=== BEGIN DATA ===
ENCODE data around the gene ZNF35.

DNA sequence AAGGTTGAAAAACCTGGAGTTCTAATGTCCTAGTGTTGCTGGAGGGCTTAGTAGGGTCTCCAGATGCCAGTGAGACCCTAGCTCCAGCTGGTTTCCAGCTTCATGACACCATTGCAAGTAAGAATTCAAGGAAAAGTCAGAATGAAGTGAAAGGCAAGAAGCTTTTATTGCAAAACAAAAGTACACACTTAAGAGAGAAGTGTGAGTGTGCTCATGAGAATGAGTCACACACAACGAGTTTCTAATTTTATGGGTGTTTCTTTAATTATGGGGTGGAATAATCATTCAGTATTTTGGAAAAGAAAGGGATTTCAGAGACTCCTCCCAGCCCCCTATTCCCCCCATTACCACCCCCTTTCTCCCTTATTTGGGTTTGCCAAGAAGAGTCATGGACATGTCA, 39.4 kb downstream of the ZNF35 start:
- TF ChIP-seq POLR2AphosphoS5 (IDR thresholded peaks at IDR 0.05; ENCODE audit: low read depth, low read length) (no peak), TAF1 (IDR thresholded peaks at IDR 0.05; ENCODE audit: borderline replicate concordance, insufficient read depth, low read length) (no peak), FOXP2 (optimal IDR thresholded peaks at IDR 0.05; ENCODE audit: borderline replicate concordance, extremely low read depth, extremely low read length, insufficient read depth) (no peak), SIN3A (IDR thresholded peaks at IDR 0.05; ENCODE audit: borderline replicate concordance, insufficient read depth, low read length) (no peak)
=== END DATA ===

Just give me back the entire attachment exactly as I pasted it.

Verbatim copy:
ENCODE data around the gene ZNF35.

DNA sequence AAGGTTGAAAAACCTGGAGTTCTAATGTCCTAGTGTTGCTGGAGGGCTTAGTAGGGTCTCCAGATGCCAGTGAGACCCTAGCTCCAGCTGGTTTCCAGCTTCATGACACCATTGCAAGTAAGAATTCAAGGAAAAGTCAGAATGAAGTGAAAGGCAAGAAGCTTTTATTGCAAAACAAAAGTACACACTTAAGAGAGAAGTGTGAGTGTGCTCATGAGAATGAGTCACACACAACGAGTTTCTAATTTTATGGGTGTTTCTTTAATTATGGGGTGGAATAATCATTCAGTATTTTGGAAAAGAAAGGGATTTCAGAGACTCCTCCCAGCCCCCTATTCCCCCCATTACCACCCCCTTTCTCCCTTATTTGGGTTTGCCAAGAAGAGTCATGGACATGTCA, 39.4 kb downstream of the ZNF35 start:
- TF ChIP-seq POLR2AphosphoS5 (IDR thresholded peaks at IDR 0.05; ENCODE audit: low read depth, low read length) (no peak), TAF1 (IDR thresholded peaks at IDR 0.05; ENCODE audit: borderline replicate concordance, insufficient read depth, low read length) (no peak), FOXP2 (optimal IDR thresholded peaks at IDR 0.05; ENCODE audit: borderline replicate concordance, extremely low read depth, extremely low read length, insufficient read depth) (no peak), SIN3A (IDR thresholded peaks at IDR 0.05; ENCODE audit: borderline replicate concordance, insufficient read depth, low read length) (no peak)